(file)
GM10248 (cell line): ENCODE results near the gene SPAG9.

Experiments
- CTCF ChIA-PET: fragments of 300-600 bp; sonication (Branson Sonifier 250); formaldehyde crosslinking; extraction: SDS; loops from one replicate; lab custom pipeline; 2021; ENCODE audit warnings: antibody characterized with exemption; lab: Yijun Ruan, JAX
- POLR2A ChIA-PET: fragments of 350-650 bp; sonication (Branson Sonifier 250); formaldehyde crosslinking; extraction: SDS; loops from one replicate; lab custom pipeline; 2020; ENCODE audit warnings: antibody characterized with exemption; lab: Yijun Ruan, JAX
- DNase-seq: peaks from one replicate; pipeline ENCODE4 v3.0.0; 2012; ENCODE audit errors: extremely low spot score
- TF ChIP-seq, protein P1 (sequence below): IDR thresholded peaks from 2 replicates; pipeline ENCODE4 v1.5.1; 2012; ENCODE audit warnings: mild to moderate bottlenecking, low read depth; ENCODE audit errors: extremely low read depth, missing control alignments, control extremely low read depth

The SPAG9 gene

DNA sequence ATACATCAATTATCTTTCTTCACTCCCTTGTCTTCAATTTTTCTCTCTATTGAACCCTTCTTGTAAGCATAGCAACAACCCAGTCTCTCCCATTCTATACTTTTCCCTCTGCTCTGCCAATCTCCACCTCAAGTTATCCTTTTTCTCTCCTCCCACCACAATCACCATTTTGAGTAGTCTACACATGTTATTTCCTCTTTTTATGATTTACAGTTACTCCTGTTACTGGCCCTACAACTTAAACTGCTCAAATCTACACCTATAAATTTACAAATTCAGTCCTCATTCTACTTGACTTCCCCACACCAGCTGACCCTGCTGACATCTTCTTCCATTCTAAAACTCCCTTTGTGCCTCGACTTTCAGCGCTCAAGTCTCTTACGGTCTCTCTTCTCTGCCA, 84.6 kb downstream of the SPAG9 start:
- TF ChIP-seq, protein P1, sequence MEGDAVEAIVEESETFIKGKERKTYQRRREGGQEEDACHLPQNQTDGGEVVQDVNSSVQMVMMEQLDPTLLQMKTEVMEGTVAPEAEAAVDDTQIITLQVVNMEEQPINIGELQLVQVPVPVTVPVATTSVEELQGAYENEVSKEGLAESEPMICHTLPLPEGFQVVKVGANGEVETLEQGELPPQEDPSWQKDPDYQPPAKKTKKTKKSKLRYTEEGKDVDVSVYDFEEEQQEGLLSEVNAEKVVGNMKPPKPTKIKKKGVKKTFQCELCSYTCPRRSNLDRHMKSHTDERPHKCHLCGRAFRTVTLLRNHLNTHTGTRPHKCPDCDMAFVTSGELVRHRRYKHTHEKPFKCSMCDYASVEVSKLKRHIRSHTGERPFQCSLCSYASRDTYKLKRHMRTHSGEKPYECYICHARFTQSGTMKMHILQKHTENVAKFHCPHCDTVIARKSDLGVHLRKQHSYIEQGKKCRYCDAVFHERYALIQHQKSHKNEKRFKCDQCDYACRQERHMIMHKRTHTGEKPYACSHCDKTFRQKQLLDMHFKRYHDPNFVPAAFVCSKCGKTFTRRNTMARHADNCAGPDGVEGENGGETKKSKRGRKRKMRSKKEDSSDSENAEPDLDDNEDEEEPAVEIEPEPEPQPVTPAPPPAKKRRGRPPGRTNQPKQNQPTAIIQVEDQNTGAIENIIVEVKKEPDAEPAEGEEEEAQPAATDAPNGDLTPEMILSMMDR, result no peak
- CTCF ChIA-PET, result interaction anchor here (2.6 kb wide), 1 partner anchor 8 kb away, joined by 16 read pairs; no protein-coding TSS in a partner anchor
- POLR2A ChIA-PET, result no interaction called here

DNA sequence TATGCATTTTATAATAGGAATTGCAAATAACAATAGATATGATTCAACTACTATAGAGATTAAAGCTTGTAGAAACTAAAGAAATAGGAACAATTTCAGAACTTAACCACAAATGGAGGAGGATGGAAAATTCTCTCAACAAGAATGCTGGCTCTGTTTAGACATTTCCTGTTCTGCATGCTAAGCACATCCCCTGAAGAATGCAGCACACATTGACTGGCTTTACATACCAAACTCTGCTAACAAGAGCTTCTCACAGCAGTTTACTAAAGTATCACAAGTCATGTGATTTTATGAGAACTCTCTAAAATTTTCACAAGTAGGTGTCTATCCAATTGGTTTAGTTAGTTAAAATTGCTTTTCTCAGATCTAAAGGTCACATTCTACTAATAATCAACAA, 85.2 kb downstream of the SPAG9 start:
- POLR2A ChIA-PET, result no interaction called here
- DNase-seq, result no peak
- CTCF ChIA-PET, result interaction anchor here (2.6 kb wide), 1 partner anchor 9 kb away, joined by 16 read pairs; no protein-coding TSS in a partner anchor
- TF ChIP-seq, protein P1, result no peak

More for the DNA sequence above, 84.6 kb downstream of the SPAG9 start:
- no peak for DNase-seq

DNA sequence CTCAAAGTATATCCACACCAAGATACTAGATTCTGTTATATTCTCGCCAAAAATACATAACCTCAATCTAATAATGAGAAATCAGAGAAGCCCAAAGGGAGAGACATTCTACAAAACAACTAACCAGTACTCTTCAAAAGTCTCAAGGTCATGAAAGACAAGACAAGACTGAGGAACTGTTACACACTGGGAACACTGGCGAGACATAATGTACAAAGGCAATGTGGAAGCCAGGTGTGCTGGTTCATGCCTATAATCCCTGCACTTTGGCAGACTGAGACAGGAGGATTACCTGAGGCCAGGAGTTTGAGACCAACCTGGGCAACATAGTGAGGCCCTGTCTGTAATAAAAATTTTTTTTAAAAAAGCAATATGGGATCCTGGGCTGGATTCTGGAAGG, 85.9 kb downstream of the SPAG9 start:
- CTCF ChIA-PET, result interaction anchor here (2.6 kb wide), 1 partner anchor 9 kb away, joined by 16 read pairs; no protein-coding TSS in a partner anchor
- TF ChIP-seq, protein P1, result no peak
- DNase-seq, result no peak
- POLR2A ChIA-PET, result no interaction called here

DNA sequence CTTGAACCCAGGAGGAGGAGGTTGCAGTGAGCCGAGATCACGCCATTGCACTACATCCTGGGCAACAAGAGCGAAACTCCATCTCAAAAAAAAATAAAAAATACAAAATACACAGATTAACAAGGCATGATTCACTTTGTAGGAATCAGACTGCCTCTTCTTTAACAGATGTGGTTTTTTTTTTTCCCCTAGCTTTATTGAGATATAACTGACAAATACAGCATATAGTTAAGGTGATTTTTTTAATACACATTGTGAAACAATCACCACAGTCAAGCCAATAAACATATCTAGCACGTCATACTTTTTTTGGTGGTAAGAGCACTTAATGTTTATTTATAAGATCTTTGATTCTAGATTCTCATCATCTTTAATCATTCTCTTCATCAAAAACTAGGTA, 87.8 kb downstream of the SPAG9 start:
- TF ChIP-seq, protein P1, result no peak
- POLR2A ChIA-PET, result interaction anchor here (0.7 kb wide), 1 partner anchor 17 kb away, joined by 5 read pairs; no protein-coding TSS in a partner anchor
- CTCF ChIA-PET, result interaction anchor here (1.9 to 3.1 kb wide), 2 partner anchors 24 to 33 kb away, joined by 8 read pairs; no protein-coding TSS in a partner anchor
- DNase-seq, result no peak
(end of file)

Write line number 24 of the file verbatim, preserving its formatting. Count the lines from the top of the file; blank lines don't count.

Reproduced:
DNA sequence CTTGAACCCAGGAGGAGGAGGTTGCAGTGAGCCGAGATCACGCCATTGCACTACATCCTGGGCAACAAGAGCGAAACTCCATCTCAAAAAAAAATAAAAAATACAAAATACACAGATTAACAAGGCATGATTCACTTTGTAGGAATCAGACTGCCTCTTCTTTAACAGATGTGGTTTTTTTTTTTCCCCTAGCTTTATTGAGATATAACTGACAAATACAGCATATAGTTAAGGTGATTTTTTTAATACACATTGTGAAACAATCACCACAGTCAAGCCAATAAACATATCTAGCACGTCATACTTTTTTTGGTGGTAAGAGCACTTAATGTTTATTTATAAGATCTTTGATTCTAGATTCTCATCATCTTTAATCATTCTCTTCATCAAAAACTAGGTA, 87.8 kb downstream of the SPAG9 start: